Laser Therapy Effective For Chronic Neck Pain

Chronic neck pain is a significant problem for the Chiari and syringomyelia community. Research has shown that neck pain can lead to a decrease in overall health and chronic pain in general is linked to a host of ills, including high blood pressure and the early aging of the brain.

While up to 25% of the general population may experience neck pain at some point, most primary care physicians use over the counter medicines, like Tylenol or NSAIDs, sometimes in combination with physical therapy, to treat it. Unfortunately for Chiari patients, these treatments are often inadequate and provide short-term relief at best.

Previously, this publication has reported on a number of alternative therapies for neck pain, including acupuncture and botox. In the last few years, another type of therapy has begun to be used outside the US and is gaining popularity with professional athletes (both in the US and worldwide). Low level laser therapy (LLLT) uses a small power laser to direct infrared light on painful spots.

Unlike lasers used in surgery, which are powerful enough to burn tissue, the low level lasers do not use heat. In fact, this type of therapy will change the temperature of the skin by less than 1/2 of a degree. The lasers use infrared light, which can not be seen by the human eye, but which will penetrate a small distance into the body.

While it is not clear exactly how low level lasers are supposed to reduce pain, it is believed that - like acupuncture - the light stimulates the bodies natural healing abilities, for example by increasing blood circulation to the effected area.

Like so many new, or alternative, therapies, the research on LLLT is sketchy and difficult to draw conclusions from. Some reviews on LLLT therapy have found that it has no consistent positive effect, while others have found that it is effective for certain types of pain, such as myofascial pain associated with trigger points. Because of the early state of the research, while LLLT has some strong proponents, other medical professionals remain skeptical and are waiting for further data.

Weighing in on the issue, Roberta Chow and Dr. Les Barnsley, from Australia, recently published a review of LLLT trials used to treat neck pain. Published in the July, 2005 issue of the journal Lasers in Surgery and Medicine, the researchers found evidence - though limited - that LLLT can be effective in treating non-specific neck pain.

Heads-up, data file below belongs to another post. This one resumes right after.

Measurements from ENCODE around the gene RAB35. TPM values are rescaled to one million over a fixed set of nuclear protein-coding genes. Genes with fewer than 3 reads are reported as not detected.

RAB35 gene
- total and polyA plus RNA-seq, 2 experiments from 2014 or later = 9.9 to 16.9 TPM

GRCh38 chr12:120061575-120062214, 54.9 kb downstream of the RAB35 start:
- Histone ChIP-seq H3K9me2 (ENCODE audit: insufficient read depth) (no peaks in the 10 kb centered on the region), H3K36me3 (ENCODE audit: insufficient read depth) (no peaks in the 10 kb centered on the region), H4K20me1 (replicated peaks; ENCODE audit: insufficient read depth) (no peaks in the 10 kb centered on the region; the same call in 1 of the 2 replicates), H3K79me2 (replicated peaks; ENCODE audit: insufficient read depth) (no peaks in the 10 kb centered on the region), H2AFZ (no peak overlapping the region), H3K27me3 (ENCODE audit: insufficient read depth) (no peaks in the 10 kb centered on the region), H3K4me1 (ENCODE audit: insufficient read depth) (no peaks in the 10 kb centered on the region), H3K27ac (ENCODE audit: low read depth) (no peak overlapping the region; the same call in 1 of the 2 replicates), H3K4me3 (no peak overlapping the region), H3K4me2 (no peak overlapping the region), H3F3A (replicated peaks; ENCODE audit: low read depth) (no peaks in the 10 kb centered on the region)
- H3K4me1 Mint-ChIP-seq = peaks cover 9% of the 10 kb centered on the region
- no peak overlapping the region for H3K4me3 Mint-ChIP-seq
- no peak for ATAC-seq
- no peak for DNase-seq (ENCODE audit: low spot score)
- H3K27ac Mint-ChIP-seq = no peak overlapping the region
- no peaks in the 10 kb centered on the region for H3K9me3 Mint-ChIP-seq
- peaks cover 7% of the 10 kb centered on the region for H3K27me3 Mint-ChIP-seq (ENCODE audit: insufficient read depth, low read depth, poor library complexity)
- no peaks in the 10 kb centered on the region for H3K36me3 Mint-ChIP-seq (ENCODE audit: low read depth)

In looking at the existing reviews, Chow and Barnsley came to believe that one reason the research picture on LLLT was muddled is that researchers tended to lump together too many disparate things, such as laser acupuncture and different types of pain, so that positive effects of LLLT might have been getting lost in the noise. They decided to do an extensive literature review for research trials which fit strict criteria (which they developed prior to doing the search). They looked for trials with adults suffering from chronic, non-specific neck pain, which were designed as random, controlled trials, and which used neck pain as an outcome measure. Studies which were not in English, which involved laser acupuncture, and which were not random, controlled trials were excluded. In addition, the authors developed criteria to rate the trials on methodological and technical quality. A study which scored high in these areas should be able to be repeated by other researchers.

Next, the team developed a comprehensive list of search terms and scoured a dozen databases for LLLT research. They initially identified 20 possible research studies, out of which 5 met the strict criteria they had established (see Figure 1). Four out of these five studies were scored high on their methodology, while one was weak.

Although all the identified studies used LLLT for neck pain, the specifics of the treatments, and the ways in which neck pain were measured, varied quite a bit. The exact wavelength of the light used was different in different studies, as were the power of the lasers, how many treatments were received, and where the light was applied. Because of this, the team was not able to statistically combine the results of the different studies in a formal meta-analysis.

They did find, however, that four out of the five studies showed that LLLT, despite the variations in implementation, had a positive effect on neck pain. One study even demonstrated that the improvement lasted for at least six months. The results of the remaining study were inconclusive because of the way it was designed. In addition, Chow and Barnsley were able to show that in two of the studies, the level of pain improvement was large.

Only three of the studies mentioned side effects, with two of the three reporting no side effects to the treatment were encountered. One study noted some people experienced nausea, weakness, and other minor issues for a short period of time, but the side effects were not considered serious. Overall the team characterized the findings of their review as demonstrating that there is evidence, although limited, that LLLT can be effective for certain types of neck pain, and they stress the need for continued research, especially to develop the specifics of treatment.

It should be noted that the Food & Drug Administration recently approved an LLLT product, sold by Erchonia, to treat a wide variety of acute and chronic pains in the US (see Low Level Laser Receives FDA Approval For Pain Relief). On their website (www.erchonia.com), Erchonia provides more information about their LLLT products, who is using them, and the research that supports their claims.

Figure 1
Selected Parameters of Studies Which Met Criteria

Study # Subjects # Treatments Significant Effect?
1 39 1 Yes
2 71 1/day for 2 weeks Yes
3 41 5 over 2 weeks Inconclusive
4 60 1/day for 10 days Yes
5 62 1/day for 10 days Yes


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